Friday, October 12, 2007

Right is Right

An individual once came into my office after a particularly upbeat argument about statistics and wrote on my board “Right is Right.” I kept that on my board until I moved out of the office. For a while, I thought, yes, I must be that theorist, because I am right, I know theory. It is my job to remain strong in theory. I am not so sure about that anymore.

Basically, sometimes you will have a person on one side trying to argue that conservative, statistical route and the other side; you have a person explaining that you are thinking too analytical and need to focus on the overall goal. In the end, both are right and both are needed. You need a “theory guy” to ensure that what is being done is following the correct models and assumptions. However, a lot of time that theorist can be too involved in theory, and not involved in enough of delivery. That’s where the other person comes into play. The “Strategy” guy. While it is the theorists’ job to bring the right assumptions to the table, it is the strategists’ job to bring the theorist more into the real world. If this can be done well, it can be a great synergy.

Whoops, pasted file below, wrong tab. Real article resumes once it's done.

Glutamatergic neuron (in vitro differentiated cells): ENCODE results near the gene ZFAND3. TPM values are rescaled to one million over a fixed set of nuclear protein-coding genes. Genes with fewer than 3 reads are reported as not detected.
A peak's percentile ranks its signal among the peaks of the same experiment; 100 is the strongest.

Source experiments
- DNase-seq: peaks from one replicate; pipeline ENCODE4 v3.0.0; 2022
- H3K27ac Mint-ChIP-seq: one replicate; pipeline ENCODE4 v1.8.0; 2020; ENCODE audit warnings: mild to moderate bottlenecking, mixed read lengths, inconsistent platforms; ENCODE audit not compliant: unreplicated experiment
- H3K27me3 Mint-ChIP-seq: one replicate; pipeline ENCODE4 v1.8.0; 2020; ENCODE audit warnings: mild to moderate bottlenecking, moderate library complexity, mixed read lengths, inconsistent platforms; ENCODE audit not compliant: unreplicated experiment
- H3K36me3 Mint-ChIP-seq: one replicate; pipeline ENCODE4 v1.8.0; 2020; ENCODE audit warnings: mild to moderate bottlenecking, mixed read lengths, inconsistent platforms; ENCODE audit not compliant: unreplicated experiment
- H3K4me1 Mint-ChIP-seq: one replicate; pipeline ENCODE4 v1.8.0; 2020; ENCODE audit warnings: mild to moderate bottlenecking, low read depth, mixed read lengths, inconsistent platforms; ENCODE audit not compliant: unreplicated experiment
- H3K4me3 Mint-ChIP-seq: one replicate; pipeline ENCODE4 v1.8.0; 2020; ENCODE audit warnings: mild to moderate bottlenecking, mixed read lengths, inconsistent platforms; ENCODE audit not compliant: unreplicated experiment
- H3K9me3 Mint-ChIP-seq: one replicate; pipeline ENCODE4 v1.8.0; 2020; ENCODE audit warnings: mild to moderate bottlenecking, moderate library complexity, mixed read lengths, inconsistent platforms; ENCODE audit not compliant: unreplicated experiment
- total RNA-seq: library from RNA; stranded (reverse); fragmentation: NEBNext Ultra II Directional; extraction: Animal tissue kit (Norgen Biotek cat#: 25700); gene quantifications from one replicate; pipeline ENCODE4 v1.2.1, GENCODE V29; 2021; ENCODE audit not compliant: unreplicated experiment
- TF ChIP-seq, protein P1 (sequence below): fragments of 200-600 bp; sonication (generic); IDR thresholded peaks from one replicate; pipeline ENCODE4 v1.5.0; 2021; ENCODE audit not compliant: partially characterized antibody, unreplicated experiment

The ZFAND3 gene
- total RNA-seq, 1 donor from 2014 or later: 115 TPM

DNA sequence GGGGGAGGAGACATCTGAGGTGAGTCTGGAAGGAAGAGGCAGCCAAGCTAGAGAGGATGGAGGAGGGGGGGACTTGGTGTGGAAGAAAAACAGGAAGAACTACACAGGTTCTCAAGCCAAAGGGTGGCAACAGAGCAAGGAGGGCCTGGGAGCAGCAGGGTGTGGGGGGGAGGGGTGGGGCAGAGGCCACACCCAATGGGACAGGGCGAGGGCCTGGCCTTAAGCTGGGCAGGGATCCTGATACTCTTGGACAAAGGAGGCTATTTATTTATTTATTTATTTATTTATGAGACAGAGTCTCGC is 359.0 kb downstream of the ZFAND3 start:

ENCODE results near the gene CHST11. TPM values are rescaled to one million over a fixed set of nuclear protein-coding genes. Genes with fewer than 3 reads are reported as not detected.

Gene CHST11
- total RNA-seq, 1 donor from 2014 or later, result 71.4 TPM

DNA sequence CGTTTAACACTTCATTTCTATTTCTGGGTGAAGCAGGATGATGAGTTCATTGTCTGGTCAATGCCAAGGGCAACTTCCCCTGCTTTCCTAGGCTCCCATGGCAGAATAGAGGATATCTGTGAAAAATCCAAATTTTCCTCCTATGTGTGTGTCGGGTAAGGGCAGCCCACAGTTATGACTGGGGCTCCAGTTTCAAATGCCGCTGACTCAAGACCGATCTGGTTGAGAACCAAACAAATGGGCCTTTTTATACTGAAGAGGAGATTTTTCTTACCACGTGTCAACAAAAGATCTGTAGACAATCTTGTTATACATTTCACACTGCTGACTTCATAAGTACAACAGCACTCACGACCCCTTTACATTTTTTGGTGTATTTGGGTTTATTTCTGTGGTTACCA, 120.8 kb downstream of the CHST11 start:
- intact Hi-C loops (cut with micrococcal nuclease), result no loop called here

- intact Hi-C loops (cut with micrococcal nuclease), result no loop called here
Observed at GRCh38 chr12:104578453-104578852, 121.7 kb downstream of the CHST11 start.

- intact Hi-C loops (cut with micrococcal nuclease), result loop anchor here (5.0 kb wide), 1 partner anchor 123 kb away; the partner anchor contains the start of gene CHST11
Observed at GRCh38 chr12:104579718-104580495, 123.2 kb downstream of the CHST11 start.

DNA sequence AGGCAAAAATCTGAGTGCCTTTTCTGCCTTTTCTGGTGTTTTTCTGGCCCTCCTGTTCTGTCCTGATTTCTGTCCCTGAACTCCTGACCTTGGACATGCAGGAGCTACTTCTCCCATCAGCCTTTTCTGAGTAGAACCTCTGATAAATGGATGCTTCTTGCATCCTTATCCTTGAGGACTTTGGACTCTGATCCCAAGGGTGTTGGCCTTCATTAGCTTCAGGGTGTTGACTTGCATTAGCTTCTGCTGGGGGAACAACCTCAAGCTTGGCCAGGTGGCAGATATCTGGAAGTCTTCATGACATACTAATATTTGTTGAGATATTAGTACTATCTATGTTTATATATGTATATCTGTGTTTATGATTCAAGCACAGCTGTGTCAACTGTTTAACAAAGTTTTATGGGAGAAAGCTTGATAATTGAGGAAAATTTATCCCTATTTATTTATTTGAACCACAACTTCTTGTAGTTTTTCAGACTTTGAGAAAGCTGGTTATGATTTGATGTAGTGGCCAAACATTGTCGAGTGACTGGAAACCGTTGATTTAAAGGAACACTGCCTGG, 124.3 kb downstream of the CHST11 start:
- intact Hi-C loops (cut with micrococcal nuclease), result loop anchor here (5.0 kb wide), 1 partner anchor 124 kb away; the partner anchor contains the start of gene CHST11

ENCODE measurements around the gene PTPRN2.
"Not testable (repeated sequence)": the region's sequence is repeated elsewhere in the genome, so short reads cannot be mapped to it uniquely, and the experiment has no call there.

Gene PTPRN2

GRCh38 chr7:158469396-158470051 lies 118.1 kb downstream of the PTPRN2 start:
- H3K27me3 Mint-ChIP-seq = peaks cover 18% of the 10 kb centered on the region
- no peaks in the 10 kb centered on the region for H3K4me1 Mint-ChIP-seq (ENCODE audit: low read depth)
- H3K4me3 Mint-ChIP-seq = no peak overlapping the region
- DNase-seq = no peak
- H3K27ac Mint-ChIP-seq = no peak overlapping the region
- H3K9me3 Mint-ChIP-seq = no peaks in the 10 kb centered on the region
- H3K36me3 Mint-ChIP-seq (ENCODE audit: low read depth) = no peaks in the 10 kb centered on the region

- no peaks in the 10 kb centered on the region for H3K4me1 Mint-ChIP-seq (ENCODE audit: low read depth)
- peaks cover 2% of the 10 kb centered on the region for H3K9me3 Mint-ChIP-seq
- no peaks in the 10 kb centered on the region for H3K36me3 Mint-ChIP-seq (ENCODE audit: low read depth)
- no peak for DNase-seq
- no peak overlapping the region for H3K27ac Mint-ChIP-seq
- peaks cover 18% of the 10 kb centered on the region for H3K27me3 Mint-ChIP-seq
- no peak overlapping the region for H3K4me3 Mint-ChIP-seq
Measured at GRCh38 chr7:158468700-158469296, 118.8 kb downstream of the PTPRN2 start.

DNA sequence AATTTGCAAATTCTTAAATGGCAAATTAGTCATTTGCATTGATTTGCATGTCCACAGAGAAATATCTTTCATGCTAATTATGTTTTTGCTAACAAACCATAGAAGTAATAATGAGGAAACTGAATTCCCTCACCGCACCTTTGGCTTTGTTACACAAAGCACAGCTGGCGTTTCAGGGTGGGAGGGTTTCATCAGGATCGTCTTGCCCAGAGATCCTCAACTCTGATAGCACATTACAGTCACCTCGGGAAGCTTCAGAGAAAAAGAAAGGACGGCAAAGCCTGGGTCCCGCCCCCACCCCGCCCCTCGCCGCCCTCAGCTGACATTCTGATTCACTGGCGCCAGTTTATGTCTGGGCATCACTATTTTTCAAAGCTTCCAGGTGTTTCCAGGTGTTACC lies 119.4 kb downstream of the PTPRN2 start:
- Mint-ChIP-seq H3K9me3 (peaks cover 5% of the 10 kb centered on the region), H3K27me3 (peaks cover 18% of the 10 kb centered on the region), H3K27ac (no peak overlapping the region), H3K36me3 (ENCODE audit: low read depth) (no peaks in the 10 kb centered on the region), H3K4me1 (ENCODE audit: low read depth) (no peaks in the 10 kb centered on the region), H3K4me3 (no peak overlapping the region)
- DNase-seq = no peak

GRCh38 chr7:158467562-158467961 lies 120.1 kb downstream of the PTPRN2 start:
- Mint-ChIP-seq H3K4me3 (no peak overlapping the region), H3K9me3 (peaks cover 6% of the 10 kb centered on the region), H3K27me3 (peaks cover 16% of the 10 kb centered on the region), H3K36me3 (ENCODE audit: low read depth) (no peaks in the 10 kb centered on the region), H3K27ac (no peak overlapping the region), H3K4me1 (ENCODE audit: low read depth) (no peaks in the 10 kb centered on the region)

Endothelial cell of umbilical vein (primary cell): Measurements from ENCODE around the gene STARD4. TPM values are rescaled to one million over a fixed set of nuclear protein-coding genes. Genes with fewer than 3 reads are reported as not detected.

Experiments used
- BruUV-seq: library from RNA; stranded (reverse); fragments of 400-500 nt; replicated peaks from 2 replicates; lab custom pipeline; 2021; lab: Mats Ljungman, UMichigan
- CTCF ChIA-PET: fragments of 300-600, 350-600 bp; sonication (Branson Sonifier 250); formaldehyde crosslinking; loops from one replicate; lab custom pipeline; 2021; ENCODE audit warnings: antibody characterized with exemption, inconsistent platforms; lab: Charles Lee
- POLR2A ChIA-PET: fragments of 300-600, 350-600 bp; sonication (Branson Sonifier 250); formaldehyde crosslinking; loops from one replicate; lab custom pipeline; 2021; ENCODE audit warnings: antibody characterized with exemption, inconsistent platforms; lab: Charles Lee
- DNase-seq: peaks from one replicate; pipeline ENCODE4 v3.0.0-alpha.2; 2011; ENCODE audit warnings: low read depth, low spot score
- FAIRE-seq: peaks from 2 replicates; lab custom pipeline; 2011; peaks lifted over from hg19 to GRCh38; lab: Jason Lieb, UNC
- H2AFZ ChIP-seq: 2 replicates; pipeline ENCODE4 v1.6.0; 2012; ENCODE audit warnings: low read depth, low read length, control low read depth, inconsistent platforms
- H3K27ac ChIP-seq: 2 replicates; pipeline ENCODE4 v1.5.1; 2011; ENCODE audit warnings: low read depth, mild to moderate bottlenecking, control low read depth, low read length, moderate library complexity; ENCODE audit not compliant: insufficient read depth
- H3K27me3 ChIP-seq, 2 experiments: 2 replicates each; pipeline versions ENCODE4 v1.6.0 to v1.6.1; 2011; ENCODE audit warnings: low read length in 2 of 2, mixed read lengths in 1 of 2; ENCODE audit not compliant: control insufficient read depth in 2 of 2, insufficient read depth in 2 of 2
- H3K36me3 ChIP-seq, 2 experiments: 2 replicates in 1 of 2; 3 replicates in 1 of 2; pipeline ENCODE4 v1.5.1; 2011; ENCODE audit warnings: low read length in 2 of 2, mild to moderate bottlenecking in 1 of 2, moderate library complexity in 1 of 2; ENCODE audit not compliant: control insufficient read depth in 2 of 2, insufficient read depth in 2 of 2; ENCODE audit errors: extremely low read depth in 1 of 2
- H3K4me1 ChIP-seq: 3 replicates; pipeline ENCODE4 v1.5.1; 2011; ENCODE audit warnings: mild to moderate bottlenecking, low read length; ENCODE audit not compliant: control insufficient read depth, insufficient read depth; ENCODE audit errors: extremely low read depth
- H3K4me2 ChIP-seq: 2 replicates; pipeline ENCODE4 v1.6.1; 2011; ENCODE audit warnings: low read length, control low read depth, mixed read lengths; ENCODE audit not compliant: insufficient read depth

Look, it is about being right, statistically. Because if it is not, then no model will work. But it is also about delivery and getting things done. Sometimes you don’t have the correct data to make the perfect model, and if you wait too long, you and your company looses out. It is the organization that has a good synergy between the two that will be the most successful!

1 comment:

Gilligan said...

Well stated, indeed! Where does design of experiments fall? I'd put that on the "strategist" to leverage the "theorist" pretty heavily. That's one way to get to that synergy -- get joined at the hip earlier so that the data that gets collected can be validly analyzed. Seems like the strategist all too often oversimplifies things and wants to just "run the historical data" and have an answer emerge.